Japanese news agencies are no stranger to violence. A particularly unsettling trend that I noticed is an abundance of stories about family violence in Japan: “Man stabbed parents because they wouldn’t drink his miso soup“, “Man arrested for leaving bed-ridden, elderly mother to die“, “Woman nabbed for fatally kicking boyfriend“. It gets weirder, too: “Jobless man sets fire to futon in house after mom refuses to buy him dolls.” Overall, all these stories feature jobless people.

Violent (“Homeless man stabs abusive youth in stomach“) and non-violent homeless people (“Homeless man can officially register a public park where he lives as his residence, a court has said“) are often in the news.

We all think about how safe life in Japan is, but according to the news that I see, if the jobless, the homeless and the US servicemen won’t get you, train crashes, heavy snow, natural gas or sticky rice cakes will: “4 die after train blown off tracks in Yamagata“, “Elderly woman trapped in heavy snow freezes to death“, “Natural gas kills mother and children at hot spring“, “4 Kanto residents choke to death on sticky rice cakes“.

All those people got killed in heavy snow, yet mount Fuji was missing it’s snow cap last year. Strange.

The conflict of Japanese whalers and Greenpeace activists gets a lot of coverage: for some reason I’ve never seen this picture of a Greenpeace dude nearly harpooned to death anywhere else.

Two Japan-specific stories that don’t get much play in the US news is the Livedoor scandal and the badly constructed “twin” condo buildings. The Livedoor news get funny sometimes: “Convenience store chain am/pm Japan has decided to pull an energy drink developed by former Livedoor President Takafumi Horie off its shelves because it doesn’t want to sell items associated with scandal-tainted people, it has been learned“.

New Year’s cards (“nengajo“) are apparently a very serious business in Japan. From what I understand, they are supposed to be delivered exactly on January 1st. There was a flurry of news items like “Feces in 2 mailboxes stain 140 New Year cards“, “Post office to redeliver New Year’s postcards that arrived too early“, “Post office in Osaka to deliver 35 New Year’s cards a year late“. Big whoop. By the way, while we are on the subject, check out Japanese New Year’s prints by master woodblock printmaker David Bull.

There’s a section called “WaiWai“(with its own RSS feed). I am not sure what it means, as Wikipedia tells me that “Wai Wai” is a noodle snack.

The headline writers for Mainichi are prone to using puns and old-fashioned American slang, although not always very smoothly: they really overuse the words “nab”, “pinch”, “clink” (prison). Sometimes it feels like you are reading an old detective story.

This quote also is kind of unsettling:

Foreign sex workers get dirty digging for Japanese roots: “Gentlemen may well prefer blondes, but Japan’s not-so-gentle men seem to, as well, sparking a rapid increase in the number of South American sex workers with more yam than Yamato running through their veins to claim Japanese heritage, according to Spa!”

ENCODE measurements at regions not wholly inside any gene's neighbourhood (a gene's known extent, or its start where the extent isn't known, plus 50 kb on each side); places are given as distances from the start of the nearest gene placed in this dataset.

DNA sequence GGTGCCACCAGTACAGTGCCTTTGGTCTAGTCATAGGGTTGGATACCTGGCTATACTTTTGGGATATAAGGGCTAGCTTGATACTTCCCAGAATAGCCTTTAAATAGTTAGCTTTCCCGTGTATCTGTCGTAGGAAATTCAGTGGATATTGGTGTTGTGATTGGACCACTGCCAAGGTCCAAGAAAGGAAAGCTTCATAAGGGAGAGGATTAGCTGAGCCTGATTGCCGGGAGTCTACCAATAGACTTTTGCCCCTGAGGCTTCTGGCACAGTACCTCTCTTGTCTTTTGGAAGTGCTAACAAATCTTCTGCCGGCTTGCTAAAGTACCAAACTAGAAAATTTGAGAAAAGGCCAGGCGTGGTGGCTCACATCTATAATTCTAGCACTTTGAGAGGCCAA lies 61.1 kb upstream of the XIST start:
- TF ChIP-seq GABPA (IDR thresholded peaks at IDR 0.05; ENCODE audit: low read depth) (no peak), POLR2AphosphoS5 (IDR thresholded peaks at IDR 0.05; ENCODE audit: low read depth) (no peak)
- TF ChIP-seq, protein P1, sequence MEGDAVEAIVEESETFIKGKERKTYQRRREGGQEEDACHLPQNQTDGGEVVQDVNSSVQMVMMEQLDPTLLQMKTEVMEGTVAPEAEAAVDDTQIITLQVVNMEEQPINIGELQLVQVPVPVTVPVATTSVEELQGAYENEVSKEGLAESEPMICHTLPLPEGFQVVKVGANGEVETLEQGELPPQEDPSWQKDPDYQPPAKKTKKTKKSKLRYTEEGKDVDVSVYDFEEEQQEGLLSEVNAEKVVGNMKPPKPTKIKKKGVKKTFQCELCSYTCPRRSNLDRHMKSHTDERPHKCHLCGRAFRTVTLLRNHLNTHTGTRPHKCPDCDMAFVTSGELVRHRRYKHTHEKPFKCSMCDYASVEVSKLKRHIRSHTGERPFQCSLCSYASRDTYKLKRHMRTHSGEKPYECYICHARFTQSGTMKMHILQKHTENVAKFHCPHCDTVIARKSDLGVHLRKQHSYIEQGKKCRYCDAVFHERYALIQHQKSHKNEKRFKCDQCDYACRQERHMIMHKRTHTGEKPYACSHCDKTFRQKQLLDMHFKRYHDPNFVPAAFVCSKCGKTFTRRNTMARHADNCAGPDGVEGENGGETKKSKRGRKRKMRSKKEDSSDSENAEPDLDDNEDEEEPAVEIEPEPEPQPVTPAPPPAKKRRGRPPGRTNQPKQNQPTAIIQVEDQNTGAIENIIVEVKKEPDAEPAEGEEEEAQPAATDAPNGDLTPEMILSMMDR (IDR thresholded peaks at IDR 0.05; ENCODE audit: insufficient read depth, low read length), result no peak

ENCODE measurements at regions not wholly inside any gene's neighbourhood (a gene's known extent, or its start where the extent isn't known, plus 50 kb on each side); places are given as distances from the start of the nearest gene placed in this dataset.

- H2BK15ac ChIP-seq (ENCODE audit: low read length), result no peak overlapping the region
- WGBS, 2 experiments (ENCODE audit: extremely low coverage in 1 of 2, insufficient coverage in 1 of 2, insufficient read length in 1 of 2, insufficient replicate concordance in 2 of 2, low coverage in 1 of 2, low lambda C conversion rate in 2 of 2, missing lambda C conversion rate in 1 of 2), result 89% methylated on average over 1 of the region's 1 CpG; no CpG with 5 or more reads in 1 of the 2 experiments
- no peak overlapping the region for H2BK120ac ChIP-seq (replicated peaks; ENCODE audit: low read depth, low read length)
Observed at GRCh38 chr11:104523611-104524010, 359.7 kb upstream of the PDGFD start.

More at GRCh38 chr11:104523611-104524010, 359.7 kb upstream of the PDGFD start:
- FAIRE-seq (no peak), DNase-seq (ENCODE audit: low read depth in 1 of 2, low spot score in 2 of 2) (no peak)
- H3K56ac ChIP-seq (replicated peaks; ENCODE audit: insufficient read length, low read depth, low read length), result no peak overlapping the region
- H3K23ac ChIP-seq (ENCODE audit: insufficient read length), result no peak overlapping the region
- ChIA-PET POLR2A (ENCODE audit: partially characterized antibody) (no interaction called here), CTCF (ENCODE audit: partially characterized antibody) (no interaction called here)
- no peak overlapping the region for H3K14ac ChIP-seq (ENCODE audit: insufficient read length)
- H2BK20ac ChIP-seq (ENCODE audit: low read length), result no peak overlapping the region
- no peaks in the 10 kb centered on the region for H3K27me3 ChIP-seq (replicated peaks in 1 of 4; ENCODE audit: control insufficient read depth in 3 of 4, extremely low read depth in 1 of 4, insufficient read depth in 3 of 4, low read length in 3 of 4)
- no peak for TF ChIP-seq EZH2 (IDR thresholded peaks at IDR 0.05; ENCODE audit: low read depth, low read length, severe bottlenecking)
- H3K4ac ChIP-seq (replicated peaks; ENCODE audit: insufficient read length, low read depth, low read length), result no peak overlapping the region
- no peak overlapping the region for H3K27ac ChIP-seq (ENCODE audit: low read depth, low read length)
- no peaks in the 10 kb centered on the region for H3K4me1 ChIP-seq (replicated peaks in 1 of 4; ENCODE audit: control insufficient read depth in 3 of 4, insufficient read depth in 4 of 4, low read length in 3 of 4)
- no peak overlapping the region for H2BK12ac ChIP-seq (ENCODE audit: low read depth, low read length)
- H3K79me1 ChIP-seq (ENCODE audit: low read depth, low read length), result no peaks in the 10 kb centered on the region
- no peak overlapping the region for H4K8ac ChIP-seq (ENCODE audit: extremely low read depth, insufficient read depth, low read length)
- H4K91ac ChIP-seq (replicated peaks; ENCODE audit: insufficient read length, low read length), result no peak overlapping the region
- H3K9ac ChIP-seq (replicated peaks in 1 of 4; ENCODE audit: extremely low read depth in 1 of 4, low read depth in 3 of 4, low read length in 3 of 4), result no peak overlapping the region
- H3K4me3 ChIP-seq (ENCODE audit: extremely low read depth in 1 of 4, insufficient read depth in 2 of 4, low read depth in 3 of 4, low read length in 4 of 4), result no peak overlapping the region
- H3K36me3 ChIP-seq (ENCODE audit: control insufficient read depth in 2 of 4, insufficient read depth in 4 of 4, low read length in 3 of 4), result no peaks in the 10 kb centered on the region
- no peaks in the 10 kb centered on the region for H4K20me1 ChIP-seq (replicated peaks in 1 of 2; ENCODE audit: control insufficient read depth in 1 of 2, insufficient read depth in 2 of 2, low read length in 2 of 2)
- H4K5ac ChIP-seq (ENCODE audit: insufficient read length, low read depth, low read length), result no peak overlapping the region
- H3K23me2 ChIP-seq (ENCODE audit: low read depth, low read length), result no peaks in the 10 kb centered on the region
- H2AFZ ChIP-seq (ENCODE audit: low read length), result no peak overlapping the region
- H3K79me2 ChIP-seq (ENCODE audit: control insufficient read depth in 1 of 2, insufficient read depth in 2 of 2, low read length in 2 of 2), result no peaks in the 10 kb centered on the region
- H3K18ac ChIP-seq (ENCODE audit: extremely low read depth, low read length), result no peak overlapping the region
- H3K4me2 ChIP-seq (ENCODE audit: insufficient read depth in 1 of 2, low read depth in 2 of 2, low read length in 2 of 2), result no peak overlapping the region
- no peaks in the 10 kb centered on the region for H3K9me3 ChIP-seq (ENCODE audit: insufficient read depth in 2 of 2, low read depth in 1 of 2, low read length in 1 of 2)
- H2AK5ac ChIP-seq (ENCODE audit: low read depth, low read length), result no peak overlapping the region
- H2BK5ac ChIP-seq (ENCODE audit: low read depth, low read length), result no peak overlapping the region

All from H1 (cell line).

“More yam than Yamato”? What the hell?

eBookery

I am going to break my rule of not repeating slashdot news. Why? Because Apple called. They want their ipod ebook back.

Eink. How the hell can do you pronounce that? Oink? Well, if it’s not vaporware and actually performs I might forgive them this silly name.

Yeah, the design looks horrible from the first glance, especially in comparison with my beloved Rocket and Softbook. But they have this shiny new screen.

Check out their management team. Jerry Kaplan is nowhere in sight. Maybe they have half a chance. Also, one of the co-founders clawed his way to a President. They did not make him CEO, so that makes me think that a search for a “professional” CEO is underway.

Interesting, the entire team except for the CFO majored in chemistry, math, physics or engineering. Even the sales dude. Does a chem major a good sales dude make?

Deadprogrammerbashi

I have many role models. But when I was writing that post I forgot about a few people. One of them is Saparmurat Turkmenbashi.

Saparmurat Niyazov is the fearless leader of Turkmenistan, aka First and Lifetime President of Turkmenistan High Commander of the Army Saparmurat Turkmenbashi. Turkmenbashi is a honorific, meaning Father Of All Turkmen. Few leaders in the history of mankind can come even close to achievements of Turkmenbashi:

  • Ordered all statues of Themis to be remade in the image of his mother.
  • Ordered the horse on the coat of arms of Turkmenistan to be replaced with the likeness of his favorite horse
  • Renamed the month of January into Turkmenbashi, April into Kurban Saltan Edje (Turkmenbashi’s mother), September into Runham (Title of Turkmenbashi’s book)
  • Renamed the city of Krasnovodsk into Turkmenbashi.
  • Changed names of the streets in Ashabad into numbers, starting with 2000 “to symbolize a new era in the life of Turkmen People”. Some streets kept ther names though. Those were Turkmenbashi Street, Turmenbashi’s Mother’s street and Tukmenbashi’s Father’s street.
  • Disbanded Ballet Theater of Turkmenistan because ballet “is not in Turkmen’s blood”.
  • Prohibited sitizens of Ashbad from having more than one cat or dog, thus eliminating the problem of cat ladies.